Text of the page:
A federal court on Friday found Ohio’s congressional map unconstitutional, ordering that a new map be proposed by June ahead of the 2020 elections -- and blocking the state from holding another election under the current map.“Accordingly, we declare Ohio’s 2012 map an unconstitutional partisan gerrymander, enjoin its use in the 2020 election, and order the enactment of a constitutionally viable replacement,” the decision said.
Meanwhile, a bill that would fine drivers for blocking charging stations advances in the House. Some North Carolina state lawmakers want to fine drivers of gasoline-powered cars for blocking charging plugs for electric vehicles. Others want to hike annual registration fees for plug-in cars to become the highest in the country.“On one side, you’ve got something good for [electric vehicles], on the other — really just the worst,” said freshman Sen. Wiley Nickel, a Democrat from Cary, who authored a bill (S511) to outlaw blocking charging stations and has fought against raising electric vehicle fees.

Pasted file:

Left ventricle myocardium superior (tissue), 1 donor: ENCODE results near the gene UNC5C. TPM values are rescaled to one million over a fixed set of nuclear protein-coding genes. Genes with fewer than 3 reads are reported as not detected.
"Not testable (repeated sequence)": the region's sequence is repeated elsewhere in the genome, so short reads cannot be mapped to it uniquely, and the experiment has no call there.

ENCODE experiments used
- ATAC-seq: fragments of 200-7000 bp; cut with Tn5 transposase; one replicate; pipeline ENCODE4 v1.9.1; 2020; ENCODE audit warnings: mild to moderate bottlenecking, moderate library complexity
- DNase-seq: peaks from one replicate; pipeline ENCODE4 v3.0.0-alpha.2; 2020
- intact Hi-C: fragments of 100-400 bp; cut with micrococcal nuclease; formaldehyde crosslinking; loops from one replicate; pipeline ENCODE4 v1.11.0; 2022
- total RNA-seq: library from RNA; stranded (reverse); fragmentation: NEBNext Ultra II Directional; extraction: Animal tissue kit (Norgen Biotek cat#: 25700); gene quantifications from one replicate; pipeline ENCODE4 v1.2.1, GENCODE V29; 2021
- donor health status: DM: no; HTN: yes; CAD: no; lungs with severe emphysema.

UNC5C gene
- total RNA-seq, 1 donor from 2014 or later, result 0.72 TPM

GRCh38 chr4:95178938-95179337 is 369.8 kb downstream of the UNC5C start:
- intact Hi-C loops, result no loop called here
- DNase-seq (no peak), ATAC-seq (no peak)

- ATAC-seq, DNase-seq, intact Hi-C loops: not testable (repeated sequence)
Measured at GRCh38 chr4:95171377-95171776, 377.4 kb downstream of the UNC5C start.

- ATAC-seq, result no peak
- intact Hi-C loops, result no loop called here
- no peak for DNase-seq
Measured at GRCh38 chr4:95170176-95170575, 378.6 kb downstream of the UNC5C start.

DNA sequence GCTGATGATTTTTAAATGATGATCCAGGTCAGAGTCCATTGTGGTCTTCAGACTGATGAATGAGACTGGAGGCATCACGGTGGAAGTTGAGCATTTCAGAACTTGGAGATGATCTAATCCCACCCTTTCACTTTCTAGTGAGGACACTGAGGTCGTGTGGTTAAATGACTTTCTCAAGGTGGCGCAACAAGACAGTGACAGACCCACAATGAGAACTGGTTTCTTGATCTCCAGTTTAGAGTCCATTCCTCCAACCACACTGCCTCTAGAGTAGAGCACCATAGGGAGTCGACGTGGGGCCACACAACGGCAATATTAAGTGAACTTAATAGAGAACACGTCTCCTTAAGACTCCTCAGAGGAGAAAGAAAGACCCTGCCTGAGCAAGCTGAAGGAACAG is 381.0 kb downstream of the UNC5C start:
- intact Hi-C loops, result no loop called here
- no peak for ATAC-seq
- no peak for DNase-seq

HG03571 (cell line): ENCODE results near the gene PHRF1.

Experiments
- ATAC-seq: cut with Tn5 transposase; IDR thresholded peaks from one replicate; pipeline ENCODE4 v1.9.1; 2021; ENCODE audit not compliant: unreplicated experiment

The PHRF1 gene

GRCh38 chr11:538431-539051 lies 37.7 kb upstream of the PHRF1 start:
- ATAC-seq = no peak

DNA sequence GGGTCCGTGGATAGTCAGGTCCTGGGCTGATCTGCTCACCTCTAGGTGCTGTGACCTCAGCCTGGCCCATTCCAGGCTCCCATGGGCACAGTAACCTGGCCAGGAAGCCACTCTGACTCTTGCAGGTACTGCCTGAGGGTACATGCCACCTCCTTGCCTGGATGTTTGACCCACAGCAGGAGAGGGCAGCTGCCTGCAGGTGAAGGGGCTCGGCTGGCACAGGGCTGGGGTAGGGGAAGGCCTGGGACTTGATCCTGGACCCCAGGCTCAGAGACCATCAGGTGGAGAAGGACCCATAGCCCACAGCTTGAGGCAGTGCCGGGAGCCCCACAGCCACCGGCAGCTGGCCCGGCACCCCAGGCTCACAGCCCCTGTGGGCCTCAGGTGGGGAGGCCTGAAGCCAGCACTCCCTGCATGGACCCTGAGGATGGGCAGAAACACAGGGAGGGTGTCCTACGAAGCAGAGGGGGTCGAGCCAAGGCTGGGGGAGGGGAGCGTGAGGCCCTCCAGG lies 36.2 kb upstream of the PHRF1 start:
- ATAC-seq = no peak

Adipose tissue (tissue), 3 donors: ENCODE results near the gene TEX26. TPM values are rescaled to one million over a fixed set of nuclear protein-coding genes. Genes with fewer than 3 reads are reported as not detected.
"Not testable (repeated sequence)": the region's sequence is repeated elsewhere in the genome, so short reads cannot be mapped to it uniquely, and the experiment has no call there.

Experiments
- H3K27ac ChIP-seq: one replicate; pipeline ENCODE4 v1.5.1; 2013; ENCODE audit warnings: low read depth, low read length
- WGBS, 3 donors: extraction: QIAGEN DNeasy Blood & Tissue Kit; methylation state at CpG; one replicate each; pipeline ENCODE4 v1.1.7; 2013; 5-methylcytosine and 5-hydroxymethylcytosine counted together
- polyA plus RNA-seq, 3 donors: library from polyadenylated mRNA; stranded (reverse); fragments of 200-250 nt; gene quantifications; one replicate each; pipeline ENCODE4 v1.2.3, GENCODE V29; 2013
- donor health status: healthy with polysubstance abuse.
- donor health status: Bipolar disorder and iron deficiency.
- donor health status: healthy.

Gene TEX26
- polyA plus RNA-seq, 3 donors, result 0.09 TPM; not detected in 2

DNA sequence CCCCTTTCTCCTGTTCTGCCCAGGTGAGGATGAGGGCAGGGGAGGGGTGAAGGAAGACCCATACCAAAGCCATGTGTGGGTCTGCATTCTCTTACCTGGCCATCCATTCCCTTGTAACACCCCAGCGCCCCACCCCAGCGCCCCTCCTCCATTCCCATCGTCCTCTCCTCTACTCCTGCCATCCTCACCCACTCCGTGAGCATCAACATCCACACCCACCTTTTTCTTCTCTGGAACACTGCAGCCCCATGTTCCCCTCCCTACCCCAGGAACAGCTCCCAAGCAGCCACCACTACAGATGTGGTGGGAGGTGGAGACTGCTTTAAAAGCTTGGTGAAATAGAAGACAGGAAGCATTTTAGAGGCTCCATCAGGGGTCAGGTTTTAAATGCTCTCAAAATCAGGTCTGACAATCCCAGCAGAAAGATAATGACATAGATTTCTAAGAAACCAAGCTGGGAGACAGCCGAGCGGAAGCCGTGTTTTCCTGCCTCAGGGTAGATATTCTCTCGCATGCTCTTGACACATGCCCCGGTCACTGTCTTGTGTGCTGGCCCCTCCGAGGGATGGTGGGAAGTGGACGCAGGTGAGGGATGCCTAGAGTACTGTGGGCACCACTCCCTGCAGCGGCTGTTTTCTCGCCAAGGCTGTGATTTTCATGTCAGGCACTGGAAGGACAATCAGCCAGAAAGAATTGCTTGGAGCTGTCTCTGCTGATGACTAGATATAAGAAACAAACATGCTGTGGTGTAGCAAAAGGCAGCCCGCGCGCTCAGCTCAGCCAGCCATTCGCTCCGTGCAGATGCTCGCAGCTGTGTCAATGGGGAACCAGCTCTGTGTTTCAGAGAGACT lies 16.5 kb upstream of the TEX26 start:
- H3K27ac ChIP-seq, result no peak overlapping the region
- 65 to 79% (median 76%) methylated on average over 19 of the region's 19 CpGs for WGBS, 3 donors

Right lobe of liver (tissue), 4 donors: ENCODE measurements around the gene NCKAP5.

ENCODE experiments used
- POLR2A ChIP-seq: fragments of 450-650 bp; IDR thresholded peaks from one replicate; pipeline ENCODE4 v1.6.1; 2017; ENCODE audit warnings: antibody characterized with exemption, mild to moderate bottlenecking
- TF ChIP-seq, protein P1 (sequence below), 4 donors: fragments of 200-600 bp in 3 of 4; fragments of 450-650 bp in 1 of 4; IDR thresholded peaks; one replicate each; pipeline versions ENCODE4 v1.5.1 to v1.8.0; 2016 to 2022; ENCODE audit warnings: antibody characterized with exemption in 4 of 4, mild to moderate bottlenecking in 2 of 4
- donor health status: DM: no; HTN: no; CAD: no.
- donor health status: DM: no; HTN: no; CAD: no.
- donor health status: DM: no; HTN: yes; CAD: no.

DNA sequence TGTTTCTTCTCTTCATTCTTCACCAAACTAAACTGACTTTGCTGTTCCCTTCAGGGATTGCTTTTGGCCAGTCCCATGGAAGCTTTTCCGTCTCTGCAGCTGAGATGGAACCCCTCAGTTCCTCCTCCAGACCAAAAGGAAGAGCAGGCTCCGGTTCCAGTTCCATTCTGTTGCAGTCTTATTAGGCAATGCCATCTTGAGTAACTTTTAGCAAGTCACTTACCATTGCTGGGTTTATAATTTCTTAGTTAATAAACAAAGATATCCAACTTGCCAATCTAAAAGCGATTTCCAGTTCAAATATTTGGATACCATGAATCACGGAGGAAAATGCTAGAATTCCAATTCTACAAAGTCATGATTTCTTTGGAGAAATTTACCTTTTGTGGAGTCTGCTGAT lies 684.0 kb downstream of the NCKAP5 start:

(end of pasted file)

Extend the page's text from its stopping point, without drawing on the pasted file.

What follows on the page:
The nation's most productive agricultural state will ban a widely used toxic pesticide blamed for harming brain development in babies, California officials said. The move would outlaw chlorpyrifos after scientists deemed it a toxic air contaminant and discovered it to be more dangerous than previously thought. State Environmental Secretary Jared Blumenfeld said it's the first time the state has sought to ban a pesticide and the move was overdue."This pesticide is a neurotoxin and it was first put on the market in 1965," Blumenfeld said. "So it's been on the shelf a long time and it's past its sell-by date."